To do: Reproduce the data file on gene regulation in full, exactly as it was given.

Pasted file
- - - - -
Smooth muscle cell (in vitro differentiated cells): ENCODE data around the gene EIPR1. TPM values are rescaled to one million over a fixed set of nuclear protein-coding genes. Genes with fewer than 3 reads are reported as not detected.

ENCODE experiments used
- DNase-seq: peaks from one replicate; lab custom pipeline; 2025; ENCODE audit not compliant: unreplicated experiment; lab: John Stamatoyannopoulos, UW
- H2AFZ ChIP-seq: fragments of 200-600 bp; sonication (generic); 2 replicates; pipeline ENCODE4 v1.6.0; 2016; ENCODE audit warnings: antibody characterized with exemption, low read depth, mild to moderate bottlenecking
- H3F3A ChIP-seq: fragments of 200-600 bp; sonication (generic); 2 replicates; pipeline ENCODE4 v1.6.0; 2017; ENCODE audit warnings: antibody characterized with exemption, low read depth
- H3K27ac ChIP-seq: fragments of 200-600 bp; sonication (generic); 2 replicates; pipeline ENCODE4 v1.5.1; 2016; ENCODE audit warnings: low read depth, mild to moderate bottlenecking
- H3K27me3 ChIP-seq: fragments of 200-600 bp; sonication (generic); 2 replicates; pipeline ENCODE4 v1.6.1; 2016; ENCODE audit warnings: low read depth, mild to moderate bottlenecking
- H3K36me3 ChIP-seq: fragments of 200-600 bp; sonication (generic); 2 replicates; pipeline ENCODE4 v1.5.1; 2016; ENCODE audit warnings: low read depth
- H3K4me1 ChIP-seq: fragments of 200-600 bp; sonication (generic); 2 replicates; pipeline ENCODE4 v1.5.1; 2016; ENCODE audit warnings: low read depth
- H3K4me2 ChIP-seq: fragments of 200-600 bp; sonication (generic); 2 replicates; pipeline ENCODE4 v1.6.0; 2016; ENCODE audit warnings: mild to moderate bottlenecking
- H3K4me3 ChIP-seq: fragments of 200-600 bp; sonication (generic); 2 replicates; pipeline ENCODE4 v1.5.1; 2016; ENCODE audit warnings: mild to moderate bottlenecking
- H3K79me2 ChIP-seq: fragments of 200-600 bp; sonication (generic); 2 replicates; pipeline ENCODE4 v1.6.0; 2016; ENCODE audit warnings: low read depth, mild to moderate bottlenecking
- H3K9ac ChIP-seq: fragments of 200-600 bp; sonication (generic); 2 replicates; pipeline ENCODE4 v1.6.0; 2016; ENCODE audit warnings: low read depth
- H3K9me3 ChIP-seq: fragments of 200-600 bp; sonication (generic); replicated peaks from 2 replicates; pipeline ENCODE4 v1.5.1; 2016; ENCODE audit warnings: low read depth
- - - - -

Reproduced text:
Smooth muscle cell (in vitro differentiated cells): ENCODE data around the gene EIPR1. TPM values are rescaled to one million over a fixed set of nuclear protein-coding genes. Genes with fewer than 3 reads are reported as not detected.

ENCODE experiments used
- DNase-seq: peaks from one replicate; lab custom pipeline; 2025; ENCODE audit not compliant: unreplicated experiment; lab: John Stamatoyannopoulos, UW
- H2AFZ ChIP-seq: fragments of 200-600 bp; sonication (generic); 2 replicates; pipeline ENCODE4 v1.6.0; 2016; ENCODE audit warnings: antibody characterized with exemption, low read depth, mild to moderate bottlenecking
- H3F3A ChIP-seq: fragments of 200-600 bp; sonication (generic); 2 replicates; pipeline ENCODE4 v1.6.0; 2017; ENCODE audit warnings: antibody characterized with exemption, low read depth
- H3K27ac ChIP-seq: fragments of 200-600 bp; sonication (generic); 2 replicates; pipeline ENCODE4 v1.5.1; 2016; ENCODE audit warnings: low read depth, mild to moderate bottlenecking
- H3K27me3 ChIP-seq: fragments of 200-600 bp; sonication (generic); 2 replicates; pipeline ENCODE4 v1.6.1; 2016; ENCODE audit warnings: low read depth, mild to moderate bottlenecking
- H3K36me3 ChIP-seq: fragments of 200-600 bp; sonication (generic); 2 replicates; pipeline ENCODE4 v1.5.1; 2016; ENCODE audit warnings: low read depth
- H3K4me1 ChIP-seq: fragments of 200-600 bp; sonication (generic); 2 replicates; pipeline ENCODE4 v1.5.1; 2016; ENCODE audit warnings: low read depth
- H3K4me2 ChIP-seq: fragments of 200-600 bp; sonication (generic); 2 replicates; pipeline ENCODE4 v1.6.0; 2016; ENCODE audit warnings: mild to moderate bottlenecking
- H3K4me3 ChIP-seq: fragments of 200-600 bp; sonication (generic); 2 replicates; pipeline ENCODE4 v1.5.1; 2016; ENCODE audit warnings: mild to moderate bottlenecking
- H3K79me2 ChIP-seq: fragments of 200-600 bp; sonication (generic); 2 replicates; pipeline ENCODE4 v1.6.0; 2016; ENCODE audit warnings: low read depth, mild to moderate bottlenecking
- H3K9ac ChIP-seq: fragments of 200-600 bp; sonication (generic); 2 replicates; pipeline ENCODE4 v1.6.0; 2016; ENCODE audit warnings: low read depth
- H3K9me3 ChIP-seq: fragments of 200-600 bp; sonication (generic); replicated peaks from 2 replicates; pipeline ENCODE4 v1.5.1; 2016; ENCODE audit warnings: low read depth